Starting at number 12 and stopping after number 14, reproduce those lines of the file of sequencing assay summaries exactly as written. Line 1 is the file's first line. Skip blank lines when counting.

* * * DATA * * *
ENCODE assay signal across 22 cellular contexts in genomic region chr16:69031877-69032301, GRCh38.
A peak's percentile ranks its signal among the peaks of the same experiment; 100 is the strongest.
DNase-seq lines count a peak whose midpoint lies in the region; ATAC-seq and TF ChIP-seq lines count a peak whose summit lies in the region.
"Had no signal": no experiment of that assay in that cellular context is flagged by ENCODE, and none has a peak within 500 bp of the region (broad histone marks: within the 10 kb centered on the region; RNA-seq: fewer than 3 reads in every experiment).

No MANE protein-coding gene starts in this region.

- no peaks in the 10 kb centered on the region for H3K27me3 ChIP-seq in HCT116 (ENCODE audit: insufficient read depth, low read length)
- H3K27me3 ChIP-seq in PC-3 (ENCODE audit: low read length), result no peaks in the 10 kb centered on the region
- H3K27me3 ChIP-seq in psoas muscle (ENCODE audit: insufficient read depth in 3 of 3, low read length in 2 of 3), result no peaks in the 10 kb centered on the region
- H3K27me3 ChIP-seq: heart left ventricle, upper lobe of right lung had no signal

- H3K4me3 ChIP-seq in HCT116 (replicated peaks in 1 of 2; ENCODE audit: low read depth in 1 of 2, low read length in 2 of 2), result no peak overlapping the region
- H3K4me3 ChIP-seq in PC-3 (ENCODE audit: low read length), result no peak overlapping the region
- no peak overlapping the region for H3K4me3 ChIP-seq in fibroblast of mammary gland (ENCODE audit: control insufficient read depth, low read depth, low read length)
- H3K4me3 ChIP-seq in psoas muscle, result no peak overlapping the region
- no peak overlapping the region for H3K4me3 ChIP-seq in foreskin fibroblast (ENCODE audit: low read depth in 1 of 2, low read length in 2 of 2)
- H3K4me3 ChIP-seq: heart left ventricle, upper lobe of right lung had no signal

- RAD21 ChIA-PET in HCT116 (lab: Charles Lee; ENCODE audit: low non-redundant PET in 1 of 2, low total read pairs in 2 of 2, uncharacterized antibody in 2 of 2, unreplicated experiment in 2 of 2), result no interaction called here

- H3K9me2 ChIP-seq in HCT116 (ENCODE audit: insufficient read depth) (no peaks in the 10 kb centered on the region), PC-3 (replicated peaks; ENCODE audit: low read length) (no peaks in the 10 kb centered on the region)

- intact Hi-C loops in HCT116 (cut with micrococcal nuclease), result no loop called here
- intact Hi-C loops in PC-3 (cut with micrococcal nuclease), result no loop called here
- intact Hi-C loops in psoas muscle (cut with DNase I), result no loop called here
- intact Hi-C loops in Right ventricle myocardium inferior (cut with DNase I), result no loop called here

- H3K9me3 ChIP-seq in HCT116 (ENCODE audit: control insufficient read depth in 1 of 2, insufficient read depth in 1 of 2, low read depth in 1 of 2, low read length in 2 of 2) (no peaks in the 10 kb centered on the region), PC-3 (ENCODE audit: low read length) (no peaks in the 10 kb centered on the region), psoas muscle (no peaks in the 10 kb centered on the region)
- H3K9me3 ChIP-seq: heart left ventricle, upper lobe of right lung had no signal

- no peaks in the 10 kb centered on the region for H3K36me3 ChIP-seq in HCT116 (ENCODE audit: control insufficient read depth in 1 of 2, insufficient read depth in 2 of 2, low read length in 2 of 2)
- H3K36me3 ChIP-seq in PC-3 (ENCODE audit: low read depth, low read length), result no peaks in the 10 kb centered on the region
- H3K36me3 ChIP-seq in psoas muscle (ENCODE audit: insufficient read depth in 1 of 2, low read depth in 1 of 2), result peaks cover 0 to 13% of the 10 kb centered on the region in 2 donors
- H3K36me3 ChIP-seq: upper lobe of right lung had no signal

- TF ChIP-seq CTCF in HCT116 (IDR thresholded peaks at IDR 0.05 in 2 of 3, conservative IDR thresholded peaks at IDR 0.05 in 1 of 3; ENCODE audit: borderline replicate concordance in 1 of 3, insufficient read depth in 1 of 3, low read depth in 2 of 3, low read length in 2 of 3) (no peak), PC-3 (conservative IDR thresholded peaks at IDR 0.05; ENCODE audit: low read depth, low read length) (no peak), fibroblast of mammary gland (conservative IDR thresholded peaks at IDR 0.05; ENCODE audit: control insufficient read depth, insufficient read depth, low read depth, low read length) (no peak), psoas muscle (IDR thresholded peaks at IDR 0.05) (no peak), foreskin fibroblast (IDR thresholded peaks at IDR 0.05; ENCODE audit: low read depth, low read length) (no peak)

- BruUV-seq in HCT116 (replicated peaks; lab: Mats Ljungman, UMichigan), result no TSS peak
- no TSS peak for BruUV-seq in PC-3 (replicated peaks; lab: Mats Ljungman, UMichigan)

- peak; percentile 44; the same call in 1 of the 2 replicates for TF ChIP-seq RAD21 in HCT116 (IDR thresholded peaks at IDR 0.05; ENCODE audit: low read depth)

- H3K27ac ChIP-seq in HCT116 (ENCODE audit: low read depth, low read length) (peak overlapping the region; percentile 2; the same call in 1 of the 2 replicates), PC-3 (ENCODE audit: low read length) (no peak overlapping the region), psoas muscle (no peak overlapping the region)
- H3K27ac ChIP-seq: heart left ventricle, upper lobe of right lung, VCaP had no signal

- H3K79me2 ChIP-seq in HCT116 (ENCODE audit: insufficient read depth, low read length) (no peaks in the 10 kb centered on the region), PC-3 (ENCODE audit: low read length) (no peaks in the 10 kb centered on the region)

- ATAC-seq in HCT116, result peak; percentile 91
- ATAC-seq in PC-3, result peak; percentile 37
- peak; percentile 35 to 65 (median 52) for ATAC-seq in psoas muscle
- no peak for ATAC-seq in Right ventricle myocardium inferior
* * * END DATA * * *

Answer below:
- no peak overlapping the region for H3K4me3 ChIP-seq in fibroblast of mammary gland (ENCODE audit: control insufficient read depth, low read depth, low read length)
- H3K4me3 ChIP-seq in psoas muscle, result no peak overlapping the region
- no peak overlapping the region for H3K4me3 ChIP-seq in foreskin fibroblast (ENCODE audit: low read depth in 1 of 2, low read length in 2 of 2)